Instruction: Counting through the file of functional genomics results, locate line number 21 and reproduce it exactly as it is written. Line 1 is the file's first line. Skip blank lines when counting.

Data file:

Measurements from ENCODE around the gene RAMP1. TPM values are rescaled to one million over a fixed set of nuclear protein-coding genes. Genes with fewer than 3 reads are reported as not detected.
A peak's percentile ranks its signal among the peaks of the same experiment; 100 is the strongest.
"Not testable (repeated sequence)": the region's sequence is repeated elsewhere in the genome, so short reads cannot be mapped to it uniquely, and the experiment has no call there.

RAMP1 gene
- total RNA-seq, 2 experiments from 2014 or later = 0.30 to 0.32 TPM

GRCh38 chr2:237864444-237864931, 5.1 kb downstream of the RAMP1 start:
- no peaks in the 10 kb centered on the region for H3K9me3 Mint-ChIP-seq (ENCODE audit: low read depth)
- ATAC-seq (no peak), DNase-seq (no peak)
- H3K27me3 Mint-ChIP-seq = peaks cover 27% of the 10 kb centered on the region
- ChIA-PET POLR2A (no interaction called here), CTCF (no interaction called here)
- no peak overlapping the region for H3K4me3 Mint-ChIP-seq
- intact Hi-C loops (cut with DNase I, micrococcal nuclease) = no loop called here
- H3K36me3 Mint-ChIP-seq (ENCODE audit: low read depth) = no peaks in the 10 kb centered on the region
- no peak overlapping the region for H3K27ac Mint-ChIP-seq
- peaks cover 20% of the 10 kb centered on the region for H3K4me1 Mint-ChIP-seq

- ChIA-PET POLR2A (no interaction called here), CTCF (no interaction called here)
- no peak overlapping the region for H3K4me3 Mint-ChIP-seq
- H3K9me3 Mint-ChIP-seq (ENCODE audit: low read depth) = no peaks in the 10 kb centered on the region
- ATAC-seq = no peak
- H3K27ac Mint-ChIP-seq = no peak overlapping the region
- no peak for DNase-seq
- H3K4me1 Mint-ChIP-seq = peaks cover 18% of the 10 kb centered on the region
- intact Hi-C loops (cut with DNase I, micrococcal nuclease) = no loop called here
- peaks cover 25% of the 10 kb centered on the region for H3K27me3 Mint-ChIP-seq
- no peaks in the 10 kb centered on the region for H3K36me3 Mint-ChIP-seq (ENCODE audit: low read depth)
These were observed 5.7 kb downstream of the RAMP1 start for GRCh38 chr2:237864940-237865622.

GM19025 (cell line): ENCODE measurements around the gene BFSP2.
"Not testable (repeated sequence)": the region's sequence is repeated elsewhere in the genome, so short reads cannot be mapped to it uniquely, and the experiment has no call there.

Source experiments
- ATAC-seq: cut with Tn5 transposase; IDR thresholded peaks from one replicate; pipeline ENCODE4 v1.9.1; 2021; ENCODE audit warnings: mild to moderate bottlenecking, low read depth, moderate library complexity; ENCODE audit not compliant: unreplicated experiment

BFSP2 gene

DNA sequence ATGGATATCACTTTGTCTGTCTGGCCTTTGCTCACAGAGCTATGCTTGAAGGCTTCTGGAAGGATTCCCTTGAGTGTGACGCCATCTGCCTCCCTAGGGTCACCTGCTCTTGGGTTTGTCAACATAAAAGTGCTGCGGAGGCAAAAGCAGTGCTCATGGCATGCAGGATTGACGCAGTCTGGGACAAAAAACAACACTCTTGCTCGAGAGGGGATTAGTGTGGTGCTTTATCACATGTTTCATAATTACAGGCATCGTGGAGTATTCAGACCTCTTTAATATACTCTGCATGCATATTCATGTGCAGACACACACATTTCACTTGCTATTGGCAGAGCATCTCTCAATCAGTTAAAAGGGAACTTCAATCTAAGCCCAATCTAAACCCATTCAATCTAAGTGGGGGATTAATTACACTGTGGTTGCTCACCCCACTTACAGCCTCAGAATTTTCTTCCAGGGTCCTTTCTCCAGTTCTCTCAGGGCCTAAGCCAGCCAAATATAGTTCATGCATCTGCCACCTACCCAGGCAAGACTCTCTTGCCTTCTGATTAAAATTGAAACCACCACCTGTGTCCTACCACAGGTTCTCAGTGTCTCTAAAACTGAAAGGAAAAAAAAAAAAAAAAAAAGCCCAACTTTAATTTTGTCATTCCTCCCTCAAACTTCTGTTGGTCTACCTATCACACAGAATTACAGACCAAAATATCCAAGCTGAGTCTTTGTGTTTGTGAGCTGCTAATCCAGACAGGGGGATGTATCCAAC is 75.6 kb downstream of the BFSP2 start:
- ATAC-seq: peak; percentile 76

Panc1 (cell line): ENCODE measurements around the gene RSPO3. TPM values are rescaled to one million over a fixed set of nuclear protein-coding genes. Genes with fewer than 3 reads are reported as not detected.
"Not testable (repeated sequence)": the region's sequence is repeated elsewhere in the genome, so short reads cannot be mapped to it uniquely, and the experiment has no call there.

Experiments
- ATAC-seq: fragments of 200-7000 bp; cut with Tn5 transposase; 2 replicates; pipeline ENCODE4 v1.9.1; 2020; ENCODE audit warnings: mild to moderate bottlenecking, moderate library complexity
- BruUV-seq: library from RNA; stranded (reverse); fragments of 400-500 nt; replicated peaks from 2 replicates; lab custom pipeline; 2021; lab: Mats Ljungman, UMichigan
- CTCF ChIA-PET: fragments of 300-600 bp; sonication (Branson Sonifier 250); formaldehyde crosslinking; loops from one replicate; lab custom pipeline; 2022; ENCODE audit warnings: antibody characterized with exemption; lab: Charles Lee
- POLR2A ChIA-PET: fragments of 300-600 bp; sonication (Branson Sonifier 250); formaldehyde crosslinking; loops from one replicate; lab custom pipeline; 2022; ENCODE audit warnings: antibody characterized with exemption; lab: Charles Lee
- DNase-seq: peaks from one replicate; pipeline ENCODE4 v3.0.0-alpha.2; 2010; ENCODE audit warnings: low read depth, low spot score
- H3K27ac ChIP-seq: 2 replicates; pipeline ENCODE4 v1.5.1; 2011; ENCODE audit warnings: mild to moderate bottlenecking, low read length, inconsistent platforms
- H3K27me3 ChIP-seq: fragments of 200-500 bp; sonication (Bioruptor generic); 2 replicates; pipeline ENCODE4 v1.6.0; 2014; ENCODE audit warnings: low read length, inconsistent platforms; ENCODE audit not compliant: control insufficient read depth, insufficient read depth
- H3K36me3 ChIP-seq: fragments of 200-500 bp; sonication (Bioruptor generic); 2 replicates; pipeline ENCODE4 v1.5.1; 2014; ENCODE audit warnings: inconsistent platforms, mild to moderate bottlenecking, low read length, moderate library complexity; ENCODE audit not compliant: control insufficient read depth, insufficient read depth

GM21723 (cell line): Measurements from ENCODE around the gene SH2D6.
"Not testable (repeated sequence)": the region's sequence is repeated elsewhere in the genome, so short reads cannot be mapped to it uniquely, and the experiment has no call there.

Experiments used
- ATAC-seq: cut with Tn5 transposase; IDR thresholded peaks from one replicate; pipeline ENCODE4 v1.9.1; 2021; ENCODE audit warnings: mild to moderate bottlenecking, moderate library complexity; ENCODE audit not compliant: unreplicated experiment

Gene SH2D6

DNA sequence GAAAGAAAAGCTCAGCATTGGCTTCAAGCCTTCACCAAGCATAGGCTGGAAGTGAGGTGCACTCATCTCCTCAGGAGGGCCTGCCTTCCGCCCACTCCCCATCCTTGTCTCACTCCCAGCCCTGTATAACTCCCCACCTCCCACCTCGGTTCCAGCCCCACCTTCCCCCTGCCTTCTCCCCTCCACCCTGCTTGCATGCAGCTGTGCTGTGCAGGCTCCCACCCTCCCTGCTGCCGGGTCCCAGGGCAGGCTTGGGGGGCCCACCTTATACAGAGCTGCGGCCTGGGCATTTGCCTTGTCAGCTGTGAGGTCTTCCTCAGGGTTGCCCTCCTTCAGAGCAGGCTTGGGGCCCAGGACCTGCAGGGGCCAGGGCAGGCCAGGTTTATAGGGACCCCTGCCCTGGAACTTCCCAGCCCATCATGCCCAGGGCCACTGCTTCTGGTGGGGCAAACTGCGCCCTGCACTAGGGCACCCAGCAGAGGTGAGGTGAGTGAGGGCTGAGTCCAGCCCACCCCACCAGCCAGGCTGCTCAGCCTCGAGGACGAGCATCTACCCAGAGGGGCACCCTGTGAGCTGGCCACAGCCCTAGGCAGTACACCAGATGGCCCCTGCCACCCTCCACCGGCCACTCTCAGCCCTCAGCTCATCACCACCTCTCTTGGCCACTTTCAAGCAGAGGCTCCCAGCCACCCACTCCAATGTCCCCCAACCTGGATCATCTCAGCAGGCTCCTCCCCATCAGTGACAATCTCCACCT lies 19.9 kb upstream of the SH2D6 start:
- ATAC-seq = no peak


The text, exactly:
- no peak for DNase-seq